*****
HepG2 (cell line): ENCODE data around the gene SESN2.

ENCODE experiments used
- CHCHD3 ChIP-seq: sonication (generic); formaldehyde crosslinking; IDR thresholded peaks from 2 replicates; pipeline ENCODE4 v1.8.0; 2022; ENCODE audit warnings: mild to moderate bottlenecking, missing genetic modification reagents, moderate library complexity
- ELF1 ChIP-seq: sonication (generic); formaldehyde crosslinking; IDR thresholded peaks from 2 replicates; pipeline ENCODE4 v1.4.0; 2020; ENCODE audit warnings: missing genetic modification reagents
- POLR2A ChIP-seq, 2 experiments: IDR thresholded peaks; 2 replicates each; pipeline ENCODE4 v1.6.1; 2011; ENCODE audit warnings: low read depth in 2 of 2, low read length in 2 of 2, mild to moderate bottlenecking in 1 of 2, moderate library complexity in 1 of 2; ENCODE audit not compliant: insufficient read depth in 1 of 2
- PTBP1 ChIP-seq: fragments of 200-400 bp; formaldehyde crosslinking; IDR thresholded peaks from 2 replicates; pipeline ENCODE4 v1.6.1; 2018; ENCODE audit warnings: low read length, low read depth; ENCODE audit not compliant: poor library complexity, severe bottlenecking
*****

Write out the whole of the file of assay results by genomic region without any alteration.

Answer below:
HepG2 (cell line): ENCODE data around the gene SESN2.

ENCODE experiments used
- CHCHD3 ChIP-seq: sonication (generic); formaldehyde crosslinking; IDR thresholded peaks from 2 replicates; pipeline ENCODE4 v1.8.0; 2022; ENCODE audit warnings: mild to moderate bottlenecking, missing genetic modification reagents, moderate library complexity
- ELF1 ChIP-seq: sonication (generic); formaldehyde crosslinking; IDR thresholded peaks from 2 replicates; pipeline ENCODE4 v1.4.0; 2020; ENCODE audit warnings: missing genetic modification reagents
- POLR2A ChIP-seq, 2 experiments: IDR thresholded peaks; 2 replicates each; pipeline ENCODE4 v1.6.1; 2011; ENCODE audit warnings: low read depth in 2 of 2, low read length in 2 of 2, mild to moderate bottlenecking in 1 of 2, moderate library complexity in 1 of 2; ENCODE audit not compliant: insufficient read depth in 1 of 2
- PTBP1 ChIP-seq: fragments of 200-400 bp; formaldehyde crosslinking; IDR thresholded peaks from 2 replicates; pipeline ENCODE4 v1.6.1; 2018; ENCODE audit warnings: low read length, low read depth; ENCODE audit not compliant: poor library complexity, severe bottlenecking